ERIC Number: ED485350
Record Type: Non-Journal
Publication Date: 2005
Reference Count: 36
Enhancing Success for All for Hispanic Students: Effects on Beginning Reading Achievement
Chambers, Bette; Slavin, Robert E.; Madden, Nancy A.; Cheung, Alan; Gifford, Richard
Success for All Foundation
The reading performance of Hispanic children in the U.S. is becoming a central concern in education policy and reform. This paper reports the results of a study designed to evaluate the impacts of a form of the Success for All beginning reading program modified to meet the needs of Hispanic students, particularly those who are English language learners. The enhanced program included embedded multimedia threaded through teachers' lessons, containing humorous segments on letter sounds, sound blending, and vocabulary, as well as cooperative learning, vocabulary activities, and other interventions. A matched experiment evaluated the reading success of Hispanic kindergarten and first grade children in four experimental and four matched control schools in various parts of the U.S. The results indicate that students who experienced the enhanced Success for All beginning reading program scored significantly higher than control students at both grade levels on Woodcock Word Identification, Word Attack, and Passage Comprehension subtests. This study adds to evidence that Success for All can enhance the achievement of Hispanic children.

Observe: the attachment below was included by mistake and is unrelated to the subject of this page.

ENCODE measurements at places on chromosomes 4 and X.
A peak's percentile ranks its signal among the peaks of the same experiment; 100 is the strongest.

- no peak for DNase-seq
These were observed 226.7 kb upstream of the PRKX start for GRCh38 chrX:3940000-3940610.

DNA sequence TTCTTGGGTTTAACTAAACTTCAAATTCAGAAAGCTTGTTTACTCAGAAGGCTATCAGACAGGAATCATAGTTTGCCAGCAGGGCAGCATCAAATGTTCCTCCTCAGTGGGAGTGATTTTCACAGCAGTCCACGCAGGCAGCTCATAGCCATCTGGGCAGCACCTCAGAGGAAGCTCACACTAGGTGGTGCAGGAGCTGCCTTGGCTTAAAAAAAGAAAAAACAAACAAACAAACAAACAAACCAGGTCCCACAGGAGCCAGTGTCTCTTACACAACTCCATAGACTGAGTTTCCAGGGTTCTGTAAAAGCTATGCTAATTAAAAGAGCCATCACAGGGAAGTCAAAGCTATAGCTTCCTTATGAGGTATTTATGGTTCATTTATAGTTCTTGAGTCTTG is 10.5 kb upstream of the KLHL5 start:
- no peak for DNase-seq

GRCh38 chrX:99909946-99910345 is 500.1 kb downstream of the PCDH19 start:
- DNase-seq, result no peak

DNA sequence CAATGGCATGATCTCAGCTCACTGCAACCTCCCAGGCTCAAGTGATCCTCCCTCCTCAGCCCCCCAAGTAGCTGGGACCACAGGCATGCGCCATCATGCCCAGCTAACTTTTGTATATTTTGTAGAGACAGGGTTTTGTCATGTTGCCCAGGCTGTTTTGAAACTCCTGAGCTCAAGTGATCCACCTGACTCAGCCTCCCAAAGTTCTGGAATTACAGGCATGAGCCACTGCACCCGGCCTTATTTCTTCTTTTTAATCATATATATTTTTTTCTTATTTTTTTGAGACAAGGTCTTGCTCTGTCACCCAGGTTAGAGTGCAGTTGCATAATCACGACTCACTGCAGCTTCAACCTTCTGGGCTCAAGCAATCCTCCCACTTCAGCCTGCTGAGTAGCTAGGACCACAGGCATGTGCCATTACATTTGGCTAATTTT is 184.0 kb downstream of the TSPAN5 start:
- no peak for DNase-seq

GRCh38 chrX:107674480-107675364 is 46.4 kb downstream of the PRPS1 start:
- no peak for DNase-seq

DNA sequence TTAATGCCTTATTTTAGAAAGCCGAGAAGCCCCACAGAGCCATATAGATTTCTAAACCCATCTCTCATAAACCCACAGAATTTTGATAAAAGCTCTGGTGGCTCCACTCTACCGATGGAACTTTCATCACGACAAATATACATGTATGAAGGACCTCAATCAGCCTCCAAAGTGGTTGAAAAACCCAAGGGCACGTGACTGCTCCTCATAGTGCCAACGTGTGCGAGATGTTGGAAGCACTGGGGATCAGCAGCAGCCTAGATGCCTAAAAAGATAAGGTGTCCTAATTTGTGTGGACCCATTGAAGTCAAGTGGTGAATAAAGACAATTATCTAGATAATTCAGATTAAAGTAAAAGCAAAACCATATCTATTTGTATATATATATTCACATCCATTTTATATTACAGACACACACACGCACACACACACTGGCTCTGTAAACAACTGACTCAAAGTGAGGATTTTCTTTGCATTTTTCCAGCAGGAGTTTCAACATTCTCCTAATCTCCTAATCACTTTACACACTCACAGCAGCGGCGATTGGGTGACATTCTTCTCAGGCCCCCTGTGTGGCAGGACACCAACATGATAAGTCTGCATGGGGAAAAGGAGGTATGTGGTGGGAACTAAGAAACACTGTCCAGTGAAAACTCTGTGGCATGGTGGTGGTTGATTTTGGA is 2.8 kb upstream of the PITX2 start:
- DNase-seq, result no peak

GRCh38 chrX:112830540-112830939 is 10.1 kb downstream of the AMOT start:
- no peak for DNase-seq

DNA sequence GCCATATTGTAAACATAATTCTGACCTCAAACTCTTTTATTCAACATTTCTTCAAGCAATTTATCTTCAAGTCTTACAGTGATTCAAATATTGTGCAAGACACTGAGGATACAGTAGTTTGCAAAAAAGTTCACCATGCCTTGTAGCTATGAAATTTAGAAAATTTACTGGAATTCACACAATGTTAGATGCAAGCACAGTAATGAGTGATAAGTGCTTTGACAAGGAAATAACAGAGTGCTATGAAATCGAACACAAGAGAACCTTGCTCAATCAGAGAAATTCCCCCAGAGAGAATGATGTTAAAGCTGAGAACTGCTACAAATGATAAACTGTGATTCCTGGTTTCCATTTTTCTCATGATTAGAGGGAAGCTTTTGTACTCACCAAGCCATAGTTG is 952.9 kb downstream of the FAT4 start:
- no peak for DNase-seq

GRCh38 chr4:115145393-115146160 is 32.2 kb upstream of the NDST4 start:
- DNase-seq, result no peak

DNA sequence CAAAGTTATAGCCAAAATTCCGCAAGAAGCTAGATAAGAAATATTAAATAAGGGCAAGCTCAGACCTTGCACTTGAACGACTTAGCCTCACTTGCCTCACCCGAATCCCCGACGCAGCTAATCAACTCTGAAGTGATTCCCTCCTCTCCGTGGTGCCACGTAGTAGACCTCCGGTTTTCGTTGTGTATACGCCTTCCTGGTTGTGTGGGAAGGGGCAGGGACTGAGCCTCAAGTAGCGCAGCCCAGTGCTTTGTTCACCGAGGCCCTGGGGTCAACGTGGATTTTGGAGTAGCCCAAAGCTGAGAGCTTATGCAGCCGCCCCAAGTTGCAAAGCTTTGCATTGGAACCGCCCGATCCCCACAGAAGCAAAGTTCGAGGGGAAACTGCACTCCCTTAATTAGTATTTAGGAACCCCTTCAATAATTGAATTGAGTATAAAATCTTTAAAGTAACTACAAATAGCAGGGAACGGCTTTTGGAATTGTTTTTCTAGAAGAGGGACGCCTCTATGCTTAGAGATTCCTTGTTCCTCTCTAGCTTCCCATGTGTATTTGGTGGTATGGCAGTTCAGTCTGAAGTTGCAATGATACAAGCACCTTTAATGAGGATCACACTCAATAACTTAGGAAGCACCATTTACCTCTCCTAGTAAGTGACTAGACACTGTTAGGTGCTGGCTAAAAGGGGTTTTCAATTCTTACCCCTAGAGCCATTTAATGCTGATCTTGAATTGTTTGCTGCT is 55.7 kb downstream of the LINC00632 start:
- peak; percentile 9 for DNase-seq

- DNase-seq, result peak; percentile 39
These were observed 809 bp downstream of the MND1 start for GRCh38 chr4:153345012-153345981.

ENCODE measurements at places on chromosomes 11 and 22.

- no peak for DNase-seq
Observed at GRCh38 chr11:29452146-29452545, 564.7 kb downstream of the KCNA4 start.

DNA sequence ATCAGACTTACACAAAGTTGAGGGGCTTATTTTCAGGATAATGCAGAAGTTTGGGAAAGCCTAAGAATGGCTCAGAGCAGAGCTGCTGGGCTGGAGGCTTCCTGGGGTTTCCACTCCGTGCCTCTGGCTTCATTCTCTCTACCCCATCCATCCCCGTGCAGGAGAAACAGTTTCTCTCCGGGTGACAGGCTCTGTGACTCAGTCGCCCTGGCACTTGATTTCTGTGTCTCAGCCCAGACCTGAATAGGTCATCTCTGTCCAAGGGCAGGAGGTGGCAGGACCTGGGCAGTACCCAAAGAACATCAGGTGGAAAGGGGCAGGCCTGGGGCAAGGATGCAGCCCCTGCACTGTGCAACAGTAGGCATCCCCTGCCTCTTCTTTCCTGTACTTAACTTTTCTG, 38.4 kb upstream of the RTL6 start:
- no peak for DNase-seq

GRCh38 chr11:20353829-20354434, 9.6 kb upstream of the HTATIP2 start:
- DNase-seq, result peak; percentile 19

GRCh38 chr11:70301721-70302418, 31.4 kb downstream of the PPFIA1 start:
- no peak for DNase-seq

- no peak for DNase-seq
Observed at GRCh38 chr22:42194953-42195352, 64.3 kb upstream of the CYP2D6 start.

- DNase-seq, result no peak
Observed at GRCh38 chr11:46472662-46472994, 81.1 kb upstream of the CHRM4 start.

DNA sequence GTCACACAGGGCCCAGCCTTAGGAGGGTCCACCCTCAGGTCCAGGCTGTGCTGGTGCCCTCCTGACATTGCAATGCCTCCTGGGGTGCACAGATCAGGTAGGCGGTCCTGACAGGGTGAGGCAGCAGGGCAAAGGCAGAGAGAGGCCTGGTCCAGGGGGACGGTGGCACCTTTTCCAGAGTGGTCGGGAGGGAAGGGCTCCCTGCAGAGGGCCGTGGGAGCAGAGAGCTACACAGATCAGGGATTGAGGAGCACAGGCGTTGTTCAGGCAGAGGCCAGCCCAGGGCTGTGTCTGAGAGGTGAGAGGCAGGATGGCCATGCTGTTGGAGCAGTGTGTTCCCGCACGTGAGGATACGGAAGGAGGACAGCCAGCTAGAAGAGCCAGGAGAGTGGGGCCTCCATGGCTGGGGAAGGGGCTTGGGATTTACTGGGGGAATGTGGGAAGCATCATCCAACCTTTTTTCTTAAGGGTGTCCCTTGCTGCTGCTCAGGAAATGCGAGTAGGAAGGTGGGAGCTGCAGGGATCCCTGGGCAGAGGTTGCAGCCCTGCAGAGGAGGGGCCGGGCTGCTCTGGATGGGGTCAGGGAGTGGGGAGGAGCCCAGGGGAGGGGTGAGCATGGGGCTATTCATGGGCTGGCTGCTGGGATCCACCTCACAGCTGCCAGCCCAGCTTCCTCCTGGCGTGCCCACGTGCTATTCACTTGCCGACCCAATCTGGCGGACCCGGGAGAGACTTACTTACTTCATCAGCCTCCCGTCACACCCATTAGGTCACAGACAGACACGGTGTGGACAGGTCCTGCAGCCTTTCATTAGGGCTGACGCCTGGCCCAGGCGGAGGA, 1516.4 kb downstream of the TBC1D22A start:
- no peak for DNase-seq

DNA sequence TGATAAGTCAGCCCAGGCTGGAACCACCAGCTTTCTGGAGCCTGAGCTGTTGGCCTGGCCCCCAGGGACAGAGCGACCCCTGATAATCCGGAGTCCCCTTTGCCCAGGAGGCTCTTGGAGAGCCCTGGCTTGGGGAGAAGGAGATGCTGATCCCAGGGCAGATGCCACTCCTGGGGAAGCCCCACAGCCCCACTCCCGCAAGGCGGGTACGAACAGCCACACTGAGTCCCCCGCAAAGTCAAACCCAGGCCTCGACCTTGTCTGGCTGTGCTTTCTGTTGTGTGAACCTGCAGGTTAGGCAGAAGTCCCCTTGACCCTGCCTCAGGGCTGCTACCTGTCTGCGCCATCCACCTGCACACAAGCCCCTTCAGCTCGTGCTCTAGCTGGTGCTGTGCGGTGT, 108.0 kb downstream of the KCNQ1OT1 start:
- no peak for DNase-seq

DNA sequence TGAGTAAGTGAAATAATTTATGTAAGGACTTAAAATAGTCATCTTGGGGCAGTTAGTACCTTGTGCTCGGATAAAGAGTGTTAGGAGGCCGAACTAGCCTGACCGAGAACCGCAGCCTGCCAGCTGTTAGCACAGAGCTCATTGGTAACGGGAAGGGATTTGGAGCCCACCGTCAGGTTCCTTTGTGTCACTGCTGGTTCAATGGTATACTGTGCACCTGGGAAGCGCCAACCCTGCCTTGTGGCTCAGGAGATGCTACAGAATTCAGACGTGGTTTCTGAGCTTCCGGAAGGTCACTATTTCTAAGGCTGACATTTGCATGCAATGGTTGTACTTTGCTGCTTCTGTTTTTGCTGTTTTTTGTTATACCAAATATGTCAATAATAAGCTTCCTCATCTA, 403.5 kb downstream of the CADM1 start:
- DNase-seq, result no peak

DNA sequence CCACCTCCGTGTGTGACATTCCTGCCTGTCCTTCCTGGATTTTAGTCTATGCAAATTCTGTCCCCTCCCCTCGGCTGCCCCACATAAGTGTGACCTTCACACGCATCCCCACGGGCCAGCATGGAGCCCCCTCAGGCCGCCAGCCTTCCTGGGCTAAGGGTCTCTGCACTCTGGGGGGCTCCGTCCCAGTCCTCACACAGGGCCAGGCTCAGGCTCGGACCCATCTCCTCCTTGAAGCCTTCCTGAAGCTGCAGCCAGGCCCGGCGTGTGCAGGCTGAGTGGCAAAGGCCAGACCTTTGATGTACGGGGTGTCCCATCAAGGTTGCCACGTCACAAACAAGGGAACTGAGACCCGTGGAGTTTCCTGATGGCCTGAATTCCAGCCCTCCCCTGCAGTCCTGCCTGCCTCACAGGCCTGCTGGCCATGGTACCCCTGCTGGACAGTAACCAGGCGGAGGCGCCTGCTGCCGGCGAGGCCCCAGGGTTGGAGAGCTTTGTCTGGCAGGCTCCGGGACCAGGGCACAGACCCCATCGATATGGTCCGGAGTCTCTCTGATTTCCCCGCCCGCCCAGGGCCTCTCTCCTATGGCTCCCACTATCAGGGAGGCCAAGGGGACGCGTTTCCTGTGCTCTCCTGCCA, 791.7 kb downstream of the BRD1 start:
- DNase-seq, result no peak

Descriptors: Limited English Speaking, Elementary School Students, Beginning Reading, Teaching Methods, Reading Programs, Reading Achievement, Reading Comprehension, Hispanic American Students, Program Effectiveness, Multimedia Instruction
Success for All Foundation, 200 W. Towsontown Blvd., Baltimore, MD 21204-5200. Tel: 800-548-4998 (Toll Free).
Publication Type: Numerical/Quantitative Data; Reports - Research
Education Level: Grade 1; Kindergarten
Authoring Institution: Success for All Foundation, Baltimore, MD.
What Works Clearinghouse Reviewed: Does Not Meet Evidence Standards
WWC Study Page: http://ies.ed.gov/ncee/wwc/study/11343
IES Cited: ED535810